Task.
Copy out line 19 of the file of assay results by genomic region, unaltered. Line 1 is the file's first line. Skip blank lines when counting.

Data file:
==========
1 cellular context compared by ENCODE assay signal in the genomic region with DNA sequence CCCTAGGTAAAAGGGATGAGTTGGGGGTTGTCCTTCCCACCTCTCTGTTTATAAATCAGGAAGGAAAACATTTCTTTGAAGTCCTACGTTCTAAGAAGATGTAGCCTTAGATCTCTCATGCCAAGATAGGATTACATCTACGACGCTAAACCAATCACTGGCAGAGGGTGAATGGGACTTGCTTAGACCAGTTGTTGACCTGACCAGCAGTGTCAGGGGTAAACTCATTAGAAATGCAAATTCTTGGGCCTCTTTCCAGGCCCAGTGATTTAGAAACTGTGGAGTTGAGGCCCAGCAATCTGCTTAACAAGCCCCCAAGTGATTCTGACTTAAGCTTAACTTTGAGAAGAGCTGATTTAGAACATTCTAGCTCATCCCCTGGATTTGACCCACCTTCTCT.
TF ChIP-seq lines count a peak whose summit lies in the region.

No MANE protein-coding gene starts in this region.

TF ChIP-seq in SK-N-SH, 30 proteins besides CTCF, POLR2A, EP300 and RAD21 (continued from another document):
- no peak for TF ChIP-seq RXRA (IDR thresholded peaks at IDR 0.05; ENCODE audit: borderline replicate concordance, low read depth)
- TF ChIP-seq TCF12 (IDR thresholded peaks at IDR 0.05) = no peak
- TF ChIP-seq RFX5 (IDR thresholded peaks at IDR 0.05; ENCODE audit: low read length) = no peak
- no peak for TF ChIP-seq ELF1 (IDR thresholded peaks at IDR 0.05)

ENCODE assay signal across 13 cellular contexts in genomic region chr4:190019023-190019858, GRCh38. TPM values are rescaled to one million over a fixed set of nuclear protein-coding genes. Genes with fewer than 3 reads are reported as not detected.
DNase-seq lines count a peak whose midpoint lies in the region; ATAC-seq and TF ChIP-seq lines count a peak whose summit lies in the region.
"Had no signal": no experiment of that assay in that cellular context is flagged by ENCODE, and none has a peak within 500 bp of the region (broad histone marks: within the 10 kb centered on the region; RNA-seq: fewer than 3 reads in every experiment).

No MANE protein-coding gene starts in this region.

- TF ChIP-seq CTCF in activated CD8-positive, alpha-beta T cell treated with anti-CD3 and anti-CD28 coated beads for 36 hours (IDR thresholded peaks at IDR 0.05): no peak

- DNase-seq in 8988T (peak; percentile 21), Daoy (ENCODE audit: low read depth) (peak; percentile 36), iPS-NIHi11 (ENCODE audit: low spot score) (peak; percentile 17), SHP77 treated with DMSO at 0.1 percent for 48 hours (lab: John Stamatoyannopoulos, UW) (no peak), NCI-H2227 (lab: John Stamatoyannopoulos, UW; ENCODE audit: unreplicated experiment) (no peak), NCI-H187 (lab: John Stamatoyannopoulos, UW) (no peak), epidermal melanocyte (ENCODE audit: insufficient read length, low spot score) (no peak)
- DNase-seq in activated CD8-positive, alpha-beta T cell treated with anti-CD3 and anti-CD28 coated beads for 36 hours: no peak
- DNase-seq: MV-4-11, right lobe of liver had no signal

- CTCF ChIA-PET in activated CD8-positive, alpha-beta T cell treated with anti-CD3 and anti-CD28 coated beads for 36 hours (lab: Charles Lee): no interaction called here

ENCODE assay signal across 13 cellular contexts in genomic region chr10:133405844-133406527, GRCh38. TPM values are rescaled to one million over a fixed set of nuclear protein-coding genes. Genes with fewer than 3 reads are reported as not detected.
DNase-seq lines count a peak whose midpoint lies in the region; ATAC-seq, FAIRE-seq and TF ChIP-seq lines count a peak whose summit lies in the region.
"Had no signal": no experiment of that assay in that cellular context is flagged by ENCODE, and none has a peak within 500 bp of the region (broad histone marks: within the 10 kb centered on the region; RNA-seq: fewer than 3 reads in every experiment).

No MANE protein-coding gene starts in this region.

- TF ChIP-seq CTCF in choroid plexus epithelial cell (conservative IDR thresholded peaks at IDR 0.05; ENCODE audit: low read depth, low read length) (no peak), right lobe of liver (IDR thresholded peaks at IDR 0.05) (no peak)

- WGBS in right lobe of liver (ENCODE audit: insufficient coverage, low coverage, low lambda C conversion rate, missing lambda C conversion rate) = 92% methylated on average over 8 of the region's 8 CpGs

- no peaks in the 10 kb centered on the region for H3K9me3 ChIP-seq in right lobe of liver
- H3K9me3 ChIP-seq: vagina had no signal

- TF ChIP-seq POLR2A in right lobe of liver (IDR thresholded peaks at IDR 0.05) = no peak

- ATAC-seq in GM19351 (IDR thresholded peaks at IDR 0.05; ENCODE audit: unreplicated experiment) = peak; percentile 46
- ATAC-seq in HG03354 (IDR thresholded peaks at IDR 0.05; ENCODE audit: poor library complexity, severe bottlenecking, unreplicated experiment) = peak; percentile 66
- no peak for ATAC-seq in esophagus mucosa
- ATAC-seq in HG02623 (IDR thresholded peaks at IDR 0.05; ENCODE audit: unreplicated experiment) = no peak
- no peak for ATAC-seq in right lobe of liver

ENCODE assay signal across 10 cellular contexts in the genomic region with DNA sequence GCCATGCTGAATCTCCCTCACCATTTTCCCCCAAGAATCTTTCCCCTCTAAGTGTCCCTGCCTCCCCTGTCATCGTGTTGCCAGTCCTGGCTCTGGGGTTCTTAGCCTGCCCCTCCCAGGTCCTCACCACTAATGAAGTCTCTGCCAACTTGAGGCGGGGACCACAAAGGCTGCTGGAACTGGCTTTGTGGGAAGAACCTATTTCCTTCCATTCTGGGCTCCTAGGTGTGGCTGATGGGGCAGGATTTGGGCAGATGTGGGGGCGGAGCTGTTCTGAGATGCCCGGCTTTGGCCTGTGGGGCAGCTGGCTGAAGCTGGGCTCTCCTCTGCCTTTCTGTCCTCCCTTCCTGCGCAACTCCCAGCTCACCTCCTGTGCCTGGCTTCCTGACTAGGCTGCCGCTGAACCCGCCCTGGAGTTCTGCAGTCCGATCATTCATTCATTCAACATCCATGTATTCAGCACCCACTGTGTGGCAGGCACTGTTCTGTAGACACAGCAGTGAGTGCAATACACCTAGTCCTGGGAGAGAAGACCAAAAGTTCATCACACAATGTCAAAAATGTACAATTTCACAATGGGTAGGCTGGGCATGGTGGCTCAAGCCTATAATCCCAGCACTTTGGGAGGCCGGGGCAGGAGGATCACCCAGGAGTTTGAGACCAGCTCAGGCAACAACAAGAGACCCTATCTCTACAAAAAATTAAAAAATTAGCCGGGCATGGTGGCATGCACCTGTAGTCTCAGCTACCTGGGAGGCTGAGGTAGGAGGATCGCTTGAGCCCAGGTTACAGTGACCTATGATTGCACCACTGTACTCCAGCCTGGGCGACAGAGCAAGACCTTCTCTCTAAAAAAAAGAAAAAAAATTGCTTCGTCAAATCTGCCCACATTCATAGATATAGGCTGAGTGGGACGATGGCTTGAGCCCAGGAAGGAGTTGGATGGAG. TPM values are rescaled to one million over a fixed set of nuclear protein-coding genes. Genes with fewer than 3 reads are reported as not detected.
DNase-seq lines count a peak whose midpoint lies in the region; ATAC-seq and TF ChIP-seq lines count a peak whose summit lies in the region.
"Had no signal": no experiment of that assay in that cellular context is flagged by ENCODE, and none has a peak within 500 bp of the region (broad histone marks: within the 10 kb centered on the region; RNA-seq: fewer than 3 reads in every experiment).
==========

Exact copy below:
DNase-seq lines count a peak whose midpoint lies in the region; ATAC-seq, FAIRE-seq and TF ChIP-seq lines count a peak whose summit lies in the region.